5. Antonakakis M, Dimitriadis SI, Zervakis M, Papanicolaou AC, Zouridakis G. Reconfiguration of dominant coupling modes in mild traumatic brain injury mediated by δ-band activity: a resting state MEG study. Neuroscience (2017) 356:275–86. doi:10.1016/j.neuroscience.2017.05.032
6. Dunkley BT, Da Costa L, Bethune A, Jetly R, Pang EW, Taylor MJ, et al. Low-frequency connectivity is associated with mild traumatic brain injury. Neuroimage Clin (2015) 7:611–21. doi:10.1016/j.nicl.2015.02.020
7. Huang M-X, Harrington DL, Robb Swan A, Angeles Quinto A, Nichols S, Drake A, et al. Resting-state magnetoencephalography reveals different patterns of aberrant functional connectivity in combat-related mild traumatic brain injury. J Neurotrauma (2016) 34(7):1412–26. doi:10.1089/neu.2016.4581
8. Doesburg SM, Ribary U, Herdman AT, Miller SP, Poskitt KJ, Moiseev A, et al. Altered long-range alpha-band synchronization during visual short-term memory retention in children born very preterm. Neuroimage (2011) 54(3):2330–9. doi:10.1016/j.neuroimage.2010.10.044
9. Doesburg SM, Ribary U, Herdman AT, Moiseev A, Cheung T, Miller SP, et al. Magnetoencephalography reveals slowing of resting peak oscillatory frequency in children born very preterm. Pediatr Res (2011) 70(2):171–5. doi:10.1203/PDR.0b013e3182225a9e
11. Fingelkurts AA, Fingelkurts AA. Persistent operational synchrony within brain default-mode network and self-processing operations in healthy subjects. Brain Cogn (2011) 75(2):79–90. doi:10.1016/j.bandc.2010.11.015
12. Chen J-K, Johnston KM, Collie A, McCrory P, Ptito A. A validation of the post concussion symptom scale in the assessment of complex concussion using cognitive testing and functional MRI. J Neurol Neurosurg Psychiatry (2007) 78(11):1231–8. doi:10.1136/jnnp.2006.110395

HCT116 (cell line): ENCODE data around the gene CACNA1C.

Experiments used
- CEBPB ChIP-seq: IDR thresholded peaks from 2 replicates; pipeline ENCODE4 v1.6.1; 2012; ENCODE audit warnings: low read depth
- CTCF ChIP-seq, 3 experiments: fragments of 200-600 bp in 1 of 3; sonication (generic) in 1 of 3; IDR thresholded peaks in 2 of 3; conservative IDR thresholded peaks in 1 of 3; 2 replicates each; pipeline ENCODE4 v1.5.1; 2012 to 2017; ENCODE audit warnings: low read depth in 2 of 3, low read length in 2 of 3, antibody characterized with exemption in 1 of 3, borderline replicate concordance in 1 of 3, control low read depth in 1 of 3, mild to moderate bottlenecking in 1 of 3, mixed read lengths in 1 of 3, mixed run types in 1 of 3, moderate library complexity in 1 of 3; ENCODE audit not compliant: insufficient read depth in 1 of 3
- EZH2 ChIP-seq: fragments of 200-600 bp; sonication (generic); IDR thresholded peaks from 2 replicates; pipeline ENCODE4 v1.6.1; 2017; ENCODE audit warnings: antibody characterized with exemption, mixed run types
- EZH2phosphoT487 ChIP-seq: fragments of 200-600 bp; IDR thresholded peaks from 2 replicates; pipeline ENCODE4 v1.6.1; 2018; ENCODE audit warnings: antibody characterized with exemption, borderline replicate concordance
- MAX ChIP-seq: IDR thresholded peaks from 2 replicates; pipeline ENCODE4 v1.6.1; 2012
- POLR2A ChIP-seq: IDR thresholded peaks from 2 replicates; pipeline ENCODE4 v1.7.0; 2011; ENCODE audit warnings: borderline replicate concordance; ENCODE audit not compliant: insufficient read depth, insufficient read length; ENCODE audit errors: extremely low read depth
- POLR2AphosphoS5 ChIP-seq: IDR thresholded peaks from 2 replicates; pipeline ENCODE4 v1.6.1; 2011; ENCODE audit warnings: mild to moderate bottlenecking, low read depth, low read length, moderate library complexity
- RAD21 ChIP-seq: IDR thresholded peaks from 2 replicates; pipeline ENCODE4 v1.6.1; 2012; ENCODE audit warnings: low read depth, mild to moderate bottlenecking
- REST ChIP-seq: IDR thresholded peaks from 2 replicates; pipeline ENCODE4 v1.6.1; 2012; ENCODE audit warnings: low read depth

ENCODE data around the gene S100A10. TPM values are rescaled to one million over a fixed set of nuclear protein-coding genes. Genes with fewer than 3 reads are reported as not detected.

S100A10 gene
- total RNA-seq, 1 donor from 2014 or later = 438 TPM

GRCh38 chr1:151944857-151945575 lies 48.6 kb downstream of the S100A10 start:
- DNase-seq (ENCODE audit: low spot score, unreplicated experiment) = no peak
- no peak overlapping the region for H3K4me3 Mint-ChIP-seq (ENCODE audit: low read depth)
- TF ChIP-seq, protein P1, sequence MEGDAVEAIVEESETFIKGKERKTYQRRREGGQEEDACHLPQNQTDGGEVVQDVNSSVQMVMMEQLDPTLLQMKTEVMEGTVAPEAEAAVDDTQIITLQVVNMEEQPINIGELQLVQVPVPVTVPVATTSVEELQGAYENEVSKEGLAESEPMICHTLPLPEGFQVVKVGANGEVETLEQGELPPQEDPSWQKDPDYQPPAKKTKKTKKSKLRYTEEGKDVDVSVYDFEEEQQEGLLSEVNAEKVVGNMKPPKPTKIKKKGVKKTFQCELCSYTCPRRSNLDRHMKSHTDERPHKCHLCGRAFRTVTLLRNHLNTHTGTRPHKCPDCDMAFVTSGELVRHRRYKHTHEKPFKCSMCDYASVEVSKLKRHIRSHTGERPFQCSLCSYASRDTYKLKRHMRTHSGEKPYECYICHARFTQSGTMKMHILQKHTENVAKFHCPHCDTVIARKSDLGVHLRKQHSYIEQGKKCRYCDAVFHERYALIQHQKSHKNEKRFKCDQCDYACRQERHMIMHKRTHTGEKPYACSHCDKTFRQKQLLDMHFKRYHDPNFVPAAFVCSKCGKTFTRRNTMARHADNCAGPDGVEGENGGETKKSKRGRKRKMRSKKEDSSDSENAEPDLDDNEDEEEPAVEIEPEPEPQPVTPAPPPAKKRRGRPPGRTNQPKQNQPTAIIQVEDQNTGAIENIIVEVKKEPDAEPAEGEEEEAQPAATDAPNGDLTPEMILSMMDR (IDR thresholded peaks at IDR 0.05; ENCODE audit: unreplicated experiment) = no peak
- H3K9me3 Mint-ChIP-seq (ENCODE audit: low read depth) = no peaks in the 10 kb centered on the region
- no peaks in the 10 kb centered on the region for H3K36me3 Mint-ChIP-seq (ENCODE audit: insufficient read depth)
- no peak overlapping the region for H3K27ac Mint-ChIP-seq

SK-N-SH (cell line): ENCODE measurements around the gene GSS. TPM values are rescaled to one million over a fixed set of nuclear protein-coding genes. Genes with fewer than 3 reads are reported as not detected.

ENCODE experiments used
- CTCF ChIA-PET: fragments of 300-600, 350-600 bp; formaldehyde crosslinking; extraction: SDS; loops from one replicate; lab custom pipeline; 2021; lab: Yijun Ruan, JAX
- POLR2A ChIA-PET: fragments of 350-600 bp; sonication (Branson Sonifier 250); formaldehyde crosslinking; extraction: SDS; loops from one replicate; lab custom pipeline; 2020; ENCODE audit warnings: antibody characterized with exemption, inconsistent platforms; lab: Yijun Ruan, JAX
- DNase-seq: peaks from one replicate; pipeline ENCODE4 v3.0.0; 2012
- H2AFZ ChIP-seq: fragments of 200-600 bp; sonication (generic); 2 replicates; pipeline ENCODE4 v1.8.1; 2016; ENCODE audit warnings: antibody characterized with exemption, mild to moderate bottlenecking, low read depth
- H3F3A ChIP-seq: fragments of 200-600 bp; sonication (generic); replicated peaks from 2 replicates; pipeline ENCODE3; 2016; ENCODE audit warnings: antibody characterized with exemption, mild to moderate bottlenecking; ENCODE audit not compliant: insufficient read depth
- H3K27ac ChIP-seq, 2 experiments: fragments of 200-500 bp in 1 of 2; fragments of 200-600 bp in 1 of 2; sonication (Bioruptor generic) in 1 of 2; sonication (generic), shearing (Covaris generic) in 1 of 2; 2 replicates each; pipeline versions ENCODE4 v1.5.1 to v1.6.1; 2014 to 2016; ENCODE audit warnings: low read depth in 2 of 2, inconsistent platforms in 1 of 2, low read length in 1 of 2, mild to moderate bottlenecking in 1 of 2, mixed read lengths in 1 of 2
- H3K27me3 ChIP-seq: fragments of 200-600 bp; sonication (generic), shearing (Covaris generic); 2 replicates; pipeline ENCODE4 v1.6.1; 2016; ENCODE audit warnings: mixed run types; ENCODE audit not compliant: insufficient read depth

14. Tarapore PE, Findlay AM, Lahue SC, Lee H, Honma SM, Mizuiri D, et al. Resting state magnetoencephalography functional connectivity in traumatic brain injury. J Neurosurg (2013) 118(6):1306–16. doi:10.3171/2013.3.JNS12398
15. Johnson B, Zhang K, Gay M, Horovitz S, Hallett M, Sebastianelli W, et al. Alteration of brain default network in subacute phase of injury in concussed individuals: resting-state fMRI study. Neuroimage (2012) 59(1):511–8. doi:10.1016/j.neuroimage.2011.07.081
18. Brookes MJ, Woolrich M, Luckhoo H, Price D, Hale, Stephenson M, et al. Investigating the electrophysiological basis of resting state networks using magnetoencephalography. Proc Natl Acad Sci U S A (2011) 108(40):16783–8. doi:10.1073/pnas.1112685108
19. Başar E, Başar-Eroglu C, Karakaş S, Schürmann M. Are cognitive processes manifested in event-related gamma, alpha, theta and delta oscillations in the EEG? Neurosci Lett (1999) 259(3):165–8. doi:10.1016/S0304-3940(98)00934-3
20. Başar E, Özgören M, Karakaş S, Başar-Eroğlu C. Super-synergy in the brain: the grandmother percept is manifested by multiple oscillations. Int J Bifurcation Chaos (2004) 14(2):453–91. doi:10.1142/S0218127404009272
22. Fingelkurts AA, Fingelkurts AA. EEG oscillatory states: universality, uniqueness and specificity across healthy-normal, altered and pathological brain conditions. PLoS One (2014) 9(2):e87507. doi:10.1371/journal.pone.0087507
24. Stitt I, Galindo-leon E, Pieper F, Engler G, Fiedler E, Stieglitz T, et al. Intrinsic coupling modes reveal the functional architecture of cortico-tectal networks. Sci Adv (2015) 1(7):e1500229. doi:10.1126/sciadv.1500229
25. Zumer JM, Scheeringa R, Schoffelen JM, Norris DG, Jensen O. Occipital alpha activity during stimulus processing gates the information flow to object-selective cortex. PLoS Biol (2014) 12(10):e1001965. doi:10.1371/journal.pbio.1001965
27. da Costa L, Robertson A, Bethune A, MacDonald MJ, Shek PN, Taylor MJ, et al. Delayed and disorganised brain activation detected with magnetoencephalography after mild traumatic brain injury. J Neurol Neurosurg Psychiatry (2014) 86:1008–15. doi:10.1136/jnnp-2014-308571
28. Huang M-X, Yurgil KA, Robb A, Angeles A, Diwakar M, Risbrough VB, et al. Voxel-wise resting-state MEG source magnitude imaging study reveals neurocircuitry abnormality in active-duty service members and veterans with PTSD. Neuroimage Clin (2014) 5:408–19. doi:10.1016/j.nicl.2014.08.004
29. Alhourani A, Wozny TA, Krishnaswamy D, Pathak S, Walls SA, Ghuman AS, et al. Magnetoencephalography-based identification of functional connectivity network disruption following mild traumatic brain injury. J Neurophysiol (2016) 116(4):1840–7. doi:10.1152/jn.00513.2016
30. Fingelkurts AA, Fingelkurts AA. Longitudinal dynamics of 3-dimensional components of selfhood after severe traumatic brain injury: a qEEG case study. Clin EEG Neurosci (2017) 48(5):327–37. doi:10.1177/1550059417696180